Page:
Section 3 What Is the Role of the Gullet?
If you take a closer look at a single tool on your blade, you will find some room in the front. That gap is the gullet, and its purpose is chip removal. While you are cutting, you will remove some material, and the particles will start flying everywhere. The gullet’s task is to ensure that there are no particles that remain in the working area. It ensures they can’t disrupt the working process.
If you are planning a cross-cutting project, you don’t need a large gullet. The rate is not that fast, which is why a small blade is enough. However, ripping projects require a large gullet. That is because it needs to handle more material and a faster feed rate. That is why you should find a deep gullet for your ripping project.
Section 5 Basic Types of a Table Saw Blade
Caption: Types of the Table Saw Blades
If you came across a table saw cutting blade, you might have noticed abbreviations on it. These might be unknown if you are a beginner, but they are crucial when choosing the right blade.
Some acronyms describe the type of tool. Find out the key feature of each below!
5.1 Flat Top Grind (FTG)
You will often find these under the FTG acronym, but some people also call it “rakers.” The critical thing about this table saw blade is that its edges are square to the plate.
As for the performance, a suitable explanation is that they perform similar to a chisel. For example, if you are cutting a wooden application, it will act as a chisel as soon as it touches.
Most people use these blades for cutting along the drain. That makes them suitable for a table saw rip blade. A flat-top grind might not provide the cleanest possible cut, especially when compared to other types.
5.2 Alternate Top Bevel (ATB)
Another common type of table saw blades is the alternate top bevel or ATB. As the word suggests, you will find that teeth are at different angles. The manufacturers usually alternate them, and the purpose is to achieve the shearing action.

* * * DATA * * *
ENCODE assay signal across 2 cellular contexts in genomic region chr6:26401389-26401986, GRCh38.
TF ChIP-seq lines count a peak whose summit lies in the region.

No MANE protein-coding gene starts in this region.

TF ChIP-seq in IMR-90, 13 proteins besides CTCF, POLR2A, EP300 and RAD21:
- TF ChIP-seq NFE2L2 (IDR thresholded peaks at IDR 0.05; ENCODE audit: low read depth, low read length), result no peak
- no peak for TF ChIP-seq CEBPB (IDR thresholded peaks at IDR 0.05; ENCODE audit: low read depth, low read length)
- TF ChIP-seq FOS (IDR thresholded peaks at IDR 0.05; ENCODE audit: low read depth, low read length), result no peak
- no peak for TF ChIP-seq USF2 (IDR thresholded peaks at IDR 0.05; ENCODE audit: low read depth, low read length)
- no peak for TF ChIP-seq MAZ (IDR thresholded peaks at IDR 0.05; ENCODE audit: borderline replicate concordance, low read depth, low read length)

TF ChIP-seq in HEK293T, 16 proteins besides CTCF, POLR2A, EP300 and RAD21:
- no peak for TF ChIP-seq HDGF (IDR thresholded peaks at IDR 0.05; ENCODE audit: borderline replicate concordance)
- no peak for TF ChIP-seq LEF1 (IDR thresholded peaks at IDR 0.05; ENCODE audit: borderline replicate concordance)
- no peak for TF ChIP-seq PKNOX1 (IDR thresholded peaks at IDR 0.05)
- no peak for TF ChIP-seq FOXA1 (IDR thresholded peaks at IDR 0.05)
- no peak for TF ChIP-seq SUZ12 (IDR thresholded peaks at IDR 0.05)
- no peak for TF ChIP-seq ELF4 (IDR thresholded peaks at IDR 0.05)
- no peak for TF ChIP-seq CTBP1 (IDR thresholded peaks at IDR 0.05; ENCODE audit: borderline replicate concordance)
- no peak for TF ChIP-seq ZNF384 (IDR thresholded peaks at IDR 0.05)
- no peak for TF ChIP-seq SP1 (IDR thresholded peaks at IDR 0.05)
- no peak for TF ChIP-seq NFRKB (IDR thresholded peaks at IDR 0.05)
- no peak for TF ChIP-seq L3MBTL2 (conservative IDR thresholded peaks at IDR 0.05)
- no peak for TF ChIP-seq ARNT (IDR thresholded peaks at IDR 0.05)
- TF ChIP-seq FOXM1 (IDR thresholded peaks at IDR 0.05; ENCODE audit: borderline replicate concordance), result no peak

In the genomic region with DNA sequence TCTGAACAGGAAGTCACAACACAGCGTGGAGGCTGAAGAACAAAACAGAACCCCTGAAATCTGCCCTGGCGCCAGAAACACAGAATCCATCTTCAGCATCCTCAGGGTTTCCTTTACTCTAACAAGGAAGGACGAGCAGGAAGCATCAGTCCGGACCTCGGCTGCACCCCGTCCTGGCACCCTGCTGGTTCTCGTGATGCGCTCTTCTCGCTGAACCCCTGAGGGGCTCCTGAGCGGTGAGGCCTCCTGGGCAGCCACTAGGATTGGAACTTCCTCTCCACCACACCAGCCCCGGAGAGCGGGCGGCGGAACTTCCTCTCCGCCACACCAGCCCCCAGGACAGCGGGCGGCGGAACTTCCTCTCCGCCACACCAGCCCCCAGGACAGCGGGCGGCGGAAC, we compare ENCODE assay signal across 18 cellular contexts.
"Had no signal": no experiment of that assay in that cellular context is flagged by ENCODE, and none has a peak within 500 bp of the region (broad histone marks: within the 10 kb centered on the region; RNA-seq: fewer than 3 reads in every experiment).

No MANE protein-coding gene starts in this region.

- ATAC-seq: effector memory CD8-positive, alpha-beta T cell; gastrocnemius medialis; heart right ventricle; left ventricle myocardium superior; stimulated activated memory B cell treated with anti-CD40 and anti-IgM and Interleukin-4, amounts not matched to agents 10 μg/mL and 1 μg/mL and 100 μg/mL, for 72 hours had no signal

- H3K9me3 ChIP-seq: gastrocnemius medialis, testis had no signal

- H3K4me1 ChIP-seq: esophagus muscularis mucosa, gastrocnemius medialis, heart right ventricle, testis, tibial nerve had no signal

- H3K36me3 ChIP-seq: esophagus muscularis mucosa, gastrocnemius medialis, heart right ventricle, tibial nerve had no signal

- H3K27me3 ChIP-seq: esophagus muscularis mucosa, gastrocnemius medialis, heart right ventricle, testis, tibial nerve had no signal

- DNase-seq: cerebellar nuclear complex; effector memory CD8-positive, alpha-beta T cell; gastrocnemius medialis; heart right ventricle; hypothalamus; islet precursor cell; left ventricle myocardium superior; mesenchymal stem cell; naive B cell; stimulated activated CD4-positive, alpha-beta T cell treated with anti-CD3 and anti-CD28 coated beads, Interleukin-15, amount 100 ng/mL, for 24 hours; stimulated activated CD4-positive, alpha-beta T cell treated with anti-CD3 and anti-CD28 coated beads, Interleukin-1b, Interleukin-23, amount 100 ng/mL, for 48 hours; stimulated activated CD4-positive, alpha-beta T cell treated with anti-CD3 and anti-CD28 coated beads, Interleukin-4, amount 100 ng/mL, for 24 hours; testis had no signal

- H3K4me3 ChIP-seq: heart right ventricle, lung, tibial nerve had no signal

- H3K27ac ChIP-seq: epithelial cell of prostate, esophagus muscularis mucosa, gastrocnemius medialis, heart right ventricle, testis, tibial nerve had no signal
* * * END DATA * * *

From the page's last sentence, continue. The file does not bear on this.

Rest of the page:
That is the critical difference compared to the flat top grind. It chops the material, while the ATB shears it. It makes these tools a great choice for wood and any other application that requires a shearing action. If you want to maximize the shearing, aim for steeper bevels. However, please note that these tools go dull quickly, which means you might need a table saw blade sharpening sooner than usual.
5.3 Combination (ATBR)
The confusion about combination blades is because of their acronym ATBR. You will rarely find that it says “combination” on the tool because the abbreviation describes this type.
TBR stands for “alternate top bevel/raker.” That indicates this tool is a combination of the previous two, although the manufacturer has a usual setup. You will find that all teeth come in five groups – a single flat-top tool follows four ATB teeth. Another critical thing to note is that the gullet between the groups is bigger than usual. The idea is to achieve the best possible performance – the raker does the cutting, and the other four teeth remove any waste behind it.
5.4 Triple-Chip Grind (TCG)
The fourth table saw blade type we will mention is the triple-chip grind. These combine “trapeze” teeth that are high and “raker” teeth, and the ultimate goal is the capability of cutting tough materials. Those materials can include strong plastics, MDF, and laminates. Even if you are cutting non-ferrous metal, you can trust the TCG blade to do the job right.
As for the working process, it is similar to the combination blade. The chamfered tooth cuts the material, and the other does the cleaning. It is worth noting that triple-chip grind blades have better durability than alternate top bevels (ATB), especially if using them on hard applications.
Section 6 How to Choose a Table Saw Blade According to the Cutting Material
Caption: Man Cuts Wood on a Circular Saw
The next thing to consider when picking the best table saw blade is the cutting material. You will find that the task you want to perform is also important for choosing the right tool.
Take a look at these suggestions that will help you pick the right unit for the desired job.
6.1 Ripping Saw Blades
Let’s say that you have a wooden board that you want to divide into two pieces, and you want to do it quickly. Using a flat top grind blade is the best choice because it is the fastest option you have. The precision won’t be optimal, and the cut won’t be the cleanest possible, but it will do the job efficiently.